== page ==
People have used flowers to communicate emotions, signify birth months and zodiac signs, and remember historic events all over the world for basically forever. The lotus flower, with its translucent petals and blooming pattern that follows the rise and fall of the sun, is one of the most captivating on earth. This mysterious flower can express a number of different things. Read on to learn more about the lotus flower’s meaning and symbolism.
About the Lotus Flower
Lotus flowers are native to India, east Africa, southeast Asia, and Australia. They root themselves in the mud and send their lengthy stems upward to find the top of the water and bloom, hiding all of their foliage below. Unlike a water lily, a lotus flower’s leaves don’t rest on the top of the water but reach above it; its rounded leaves and flowers are more delicate than the pointier ones of a water lily. In spite of their delicate nature, these resolute plants can survive being submerged under ice and can even bloom in extreme heat. Some lotus plants can live for nearly a century! With their astonishing resilience, it’s no wonder many cultures consider lotus flowers to be so special.
Lotus Flower Meanings
Like poppies in the UK and red roses all over the world, the lotus has a symbolic meaning. While it varies across cultures and countries (more on that in a minute), the general meaning of the lotus flower is purity and strength. For that reason and more, lotus flowers are popular symbols for jewelry and tattoos.
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Because the lotus flower emerges from the water without mud, muck, or debris, it’s often seen as the ultimate symbol of purity. It can also stand for retaining purity of spirit through life’s challenges.
The lotus flower symbolizes rebirth due to its blooming pattern of opening with the rising of the sun and closing as night falls.
Overcoming adversity and life’s challenges are connotations of the lotus flower because they’re most commonly found in swampy, difficult terrain and emerge from the dark, muddy water looking pristine and beautiful.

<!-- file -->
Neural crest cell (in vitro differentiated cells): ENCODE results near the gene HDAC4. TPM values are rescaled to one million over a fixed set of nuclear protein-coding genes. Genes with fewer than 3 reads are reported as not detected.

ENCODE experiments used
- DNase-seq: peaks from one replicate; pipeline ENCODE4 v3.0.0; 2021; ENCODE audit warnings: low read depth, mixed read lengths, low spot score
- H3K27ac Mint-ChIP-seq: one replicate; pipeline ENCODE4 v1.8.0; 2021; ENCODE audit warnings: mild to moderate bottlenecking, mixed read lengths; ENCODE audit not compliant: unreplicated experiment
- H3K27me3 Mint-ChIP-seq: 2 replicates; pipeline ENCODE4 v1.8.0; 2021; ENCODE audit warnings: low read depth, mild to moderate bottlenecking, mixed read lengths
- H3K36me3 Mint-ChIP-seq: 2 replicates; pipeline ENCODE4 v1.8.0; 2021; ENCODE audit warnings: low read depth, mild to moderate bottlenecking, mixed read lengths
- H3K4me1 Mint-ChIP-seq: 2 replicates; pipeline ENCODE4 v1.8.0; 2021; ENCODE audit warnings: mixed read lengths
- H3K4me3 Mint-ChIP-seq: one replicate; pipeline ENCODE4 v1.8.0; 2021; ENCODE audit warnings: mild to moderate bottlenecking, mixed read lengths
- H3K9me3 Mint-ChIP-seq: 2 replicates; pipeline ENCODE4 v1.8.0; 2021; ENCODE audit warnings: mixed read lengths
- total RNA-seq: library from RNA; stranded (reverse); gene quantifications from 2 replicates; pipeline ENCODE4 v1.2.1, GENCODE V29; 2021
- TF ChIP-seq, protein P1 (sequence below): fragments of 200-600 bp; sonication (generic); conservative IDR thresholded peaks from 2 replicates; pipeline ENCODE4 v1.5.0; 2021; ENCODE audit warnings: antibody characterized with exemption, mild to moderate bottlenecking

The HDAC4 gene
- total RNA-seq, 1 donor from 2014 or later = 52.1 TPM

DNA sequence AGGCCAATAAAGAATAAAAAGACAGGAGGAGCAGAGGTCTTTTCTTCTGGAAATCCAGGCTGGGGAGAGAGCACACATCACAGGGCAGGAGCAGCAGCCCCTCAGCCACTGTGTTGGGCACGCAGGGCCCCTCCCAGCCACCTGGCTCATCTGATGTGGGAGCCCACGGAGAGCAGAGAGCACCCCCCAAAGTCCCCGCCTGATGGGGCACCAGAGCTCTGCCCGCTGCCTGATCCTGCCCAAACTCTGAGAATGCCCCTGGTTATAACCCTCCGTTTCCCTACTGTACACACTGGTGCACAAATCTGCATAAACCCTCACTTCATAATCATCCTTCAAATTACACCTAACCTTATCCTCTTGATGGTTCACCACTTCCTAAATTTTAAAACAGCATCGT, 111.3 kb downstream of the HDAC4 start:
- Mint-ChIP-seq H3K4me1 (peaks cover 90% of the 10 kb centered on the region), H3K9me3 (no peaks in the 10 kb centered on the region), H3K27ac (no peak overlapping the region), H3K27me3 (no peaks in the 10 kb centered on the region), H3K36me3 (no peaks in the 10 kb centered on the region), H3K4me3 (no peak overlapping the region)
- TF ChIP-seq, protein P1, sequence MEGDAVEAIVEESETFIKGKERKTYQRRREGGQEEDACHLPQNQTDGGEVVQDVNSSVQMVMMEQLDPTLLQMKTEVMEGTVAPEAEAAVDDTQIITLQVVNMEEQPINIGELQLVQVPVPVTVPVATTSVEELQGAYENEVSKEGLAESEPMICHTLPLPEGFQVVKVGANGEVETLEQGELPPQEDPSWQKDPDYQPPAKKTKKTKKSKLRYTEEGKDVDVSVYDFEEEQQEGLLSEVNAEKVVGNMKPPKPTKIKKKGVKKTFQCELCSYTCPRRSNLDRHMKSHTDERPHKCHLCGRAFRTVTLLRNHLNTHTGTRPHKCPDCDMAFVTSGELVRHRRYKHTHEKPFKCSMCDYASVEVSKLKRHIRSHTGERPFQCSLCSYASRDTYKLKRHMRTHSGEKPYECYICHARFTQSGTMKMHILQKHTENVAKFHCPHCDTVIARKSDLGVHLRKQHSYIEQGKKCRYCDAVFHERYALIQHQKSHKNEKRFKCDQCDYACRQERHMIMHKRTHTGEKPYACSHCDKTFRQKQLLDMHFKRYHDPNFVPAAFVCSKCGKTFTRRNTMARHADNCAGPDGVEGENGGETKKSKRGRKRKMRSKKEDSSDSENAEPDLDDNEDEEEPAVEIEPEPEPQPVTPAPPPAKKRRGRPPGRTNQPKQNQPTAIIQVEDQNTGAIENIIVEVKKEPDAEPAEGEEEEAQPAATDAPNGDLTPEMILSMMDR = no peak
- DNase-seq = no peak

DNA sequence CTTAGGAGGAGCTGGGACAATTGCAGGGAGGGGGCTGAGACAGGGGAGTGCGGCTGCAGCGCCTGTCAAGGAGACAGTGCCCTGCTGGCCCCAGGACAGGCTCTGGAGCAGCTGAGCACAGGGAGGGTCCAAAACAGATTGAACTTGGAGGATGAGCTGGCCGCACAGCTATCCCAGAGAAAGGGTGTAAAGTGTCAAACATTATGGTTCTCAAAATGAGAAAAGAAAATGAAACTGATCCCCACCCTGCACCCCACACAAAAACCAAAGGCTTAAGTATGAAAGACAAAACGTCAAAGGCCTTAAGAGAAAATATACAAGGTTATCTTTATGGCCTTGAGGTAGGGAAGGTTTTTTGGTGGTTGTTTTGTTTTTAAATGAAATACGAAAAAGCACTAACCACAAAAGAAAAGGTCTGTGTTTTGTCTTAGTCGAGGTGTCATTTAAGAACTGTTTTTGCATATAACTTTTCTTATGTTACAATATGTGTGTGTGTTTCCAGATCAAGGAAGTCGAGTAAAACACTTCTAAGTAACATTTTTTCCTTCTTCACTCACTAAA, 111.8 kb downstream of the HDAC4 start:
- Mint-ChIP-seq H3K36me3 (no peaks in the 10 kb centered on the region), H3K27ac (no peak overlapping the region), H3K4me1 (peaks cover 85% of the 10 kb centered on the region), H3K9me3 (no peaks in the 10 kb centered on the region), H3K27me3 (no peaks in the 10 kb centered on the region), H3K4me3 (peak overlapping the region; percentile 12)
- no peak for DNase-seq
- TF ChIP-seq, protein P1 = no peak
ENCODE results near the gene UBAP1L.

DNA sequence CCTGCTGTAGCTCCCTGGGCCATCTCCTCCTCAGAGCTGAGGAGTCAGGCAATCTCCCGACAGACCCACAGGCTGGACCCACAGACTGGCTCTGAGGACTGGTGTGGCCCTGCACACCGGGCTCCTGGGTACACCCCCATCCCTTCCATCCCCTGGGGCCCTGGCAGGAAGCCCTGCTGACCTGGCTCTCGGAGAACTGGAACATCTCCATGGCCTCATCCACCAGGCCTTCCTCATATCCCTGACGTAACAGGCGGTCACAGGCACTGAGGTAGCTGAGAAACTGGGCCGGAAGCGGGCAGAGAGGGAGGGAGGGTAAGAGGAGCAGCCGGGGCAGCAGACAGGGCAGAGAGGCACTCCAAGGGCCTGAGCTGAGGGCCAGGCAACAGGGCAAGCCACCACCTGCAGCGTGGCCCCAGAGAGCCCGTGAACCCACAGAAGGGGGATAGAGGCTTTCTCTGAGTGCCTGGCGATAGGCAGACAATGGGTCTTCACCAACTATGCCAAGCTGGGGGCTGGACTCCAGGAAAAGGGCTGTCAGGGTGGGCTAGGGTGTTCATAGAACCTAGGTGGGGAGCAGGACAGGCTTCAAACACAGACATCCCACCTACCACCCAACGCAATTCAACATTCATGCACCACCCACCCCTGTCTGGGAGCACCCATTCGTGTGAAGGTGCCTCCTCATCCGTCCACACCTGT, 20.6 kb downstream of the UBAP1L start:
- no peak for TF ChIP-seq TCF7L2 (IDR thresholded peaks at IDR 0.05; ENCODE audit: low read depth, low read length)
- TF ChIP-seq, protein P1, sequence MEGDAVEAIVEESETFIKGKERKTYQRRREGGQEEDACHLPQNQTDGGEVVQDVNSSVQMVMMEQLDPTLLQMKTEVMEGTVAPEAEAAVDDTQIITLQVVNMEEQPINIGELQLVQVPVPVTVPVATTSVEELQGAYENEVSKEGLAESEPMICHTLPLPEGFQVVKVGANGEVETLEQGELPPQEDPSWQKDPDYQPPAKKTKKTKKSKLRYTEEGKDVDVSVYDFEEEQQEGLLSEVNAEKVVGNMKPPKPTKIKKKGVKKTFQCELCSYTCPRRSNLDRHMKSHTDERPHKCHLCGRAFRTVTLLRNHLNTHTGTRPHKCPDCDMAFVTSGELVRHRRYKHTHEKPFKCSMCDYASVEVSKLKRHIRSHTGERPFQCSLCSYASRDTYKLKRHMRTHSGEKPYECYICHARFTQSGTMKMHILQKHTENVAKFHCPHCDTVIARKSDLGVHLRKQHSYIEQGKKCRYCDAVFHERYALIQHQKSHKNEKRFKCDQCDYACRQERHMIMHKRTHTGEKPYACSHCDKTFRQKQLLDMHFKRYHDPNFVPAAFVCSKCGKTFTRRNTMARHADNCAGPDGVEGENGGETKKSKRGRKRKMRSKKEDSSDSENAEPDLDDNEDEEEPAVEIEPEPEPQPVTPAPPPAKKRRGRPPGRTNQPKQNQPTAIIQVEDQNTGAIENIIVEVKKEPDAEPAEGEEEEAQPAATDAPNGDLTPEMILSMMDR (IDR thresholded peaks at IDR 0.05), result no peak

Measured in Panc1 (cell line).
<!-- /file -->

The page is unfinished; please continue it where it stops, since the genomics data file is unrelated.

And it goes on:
Symbolism of Lotus Flower Colors
Different color lotus flowers have different meanings in general and in specific cultures and religions.
- White Lotus Meaning: The white flower signifies beauty, grace, purity, and wealth. In feng shui, the white lotus is associated with purity and transcendence.
- Pink Lotus Meaning: Pink is associated with Buddha. In Hindu imagery, pink-tipped petals symbolize delicate, feminine energy.
- Red Lotus Meaning: The red lotus in Buddhism represents the fire energy of Padma, one of the five main Buddha families. Passion and inspiration are the emotions associated with the red lotus.
- Blue Lotus Meaning: One of the rarer flower varieties, blue lotuses are a reminder for Mahayana Buddhists to focus on their innate characteristics, which can help them achieve nirvana, the ultimate goal of enlightenment.
Lotus Flowers in World Cultures and Religions
The lotus is a central symbol in many Eastern cultures, which consider it to be one of the most sacred plants in the world. Lotus flowers feature in the oldest Egyptian hieroglyphics, antique Chinese ceramics, and Hindu folk stories. In Hinduism and Buddhism, the lotus flower represents the womb of the universe, where all things are born. For Buddhists, this flower represents enlightenment and the link between the universe’s soul and their own; it’s said that lotus flowers bloomed where the baby Buddha took his first steps. Hindus have special connection with lotus flowers as well: In Sanskrit, it’s the character for enlightenment. Lotus position, or padmasana, is central to the practices of yoga and meditation as a means of well-being and progress toward enlightenment.
Lotus Flowers in Home Decor
The lotus flower is a frequent feature in iconic wallpaper patterns, many of which date back to the late 19th century when it was a popular motif in the Art Nouveau design movement. (Picture the lampposts at the entrance to a Paris Métro station, which are reminiscent of lotus stems and leaves.) Schumacher’s Lotus Garden, Farrow & Ball’s Lotus, and Sanderson’s Crane & Frog patterns feature the flower prominently. In the New England living room seen above, designer Dina Holland wanted a botanical print to lend an elegant outdoor appeal, and Lotus Garden in a green colorway was a fitting choice.
Kate McGregor is House Beautiful’s SEO Editor. She has covered everything from curated decor round-ups and shopping guides, to glimpses into the home lives of inspiring creatives, for publications such as ELLE Decor, Domino, and Architectural Digest’s Clever.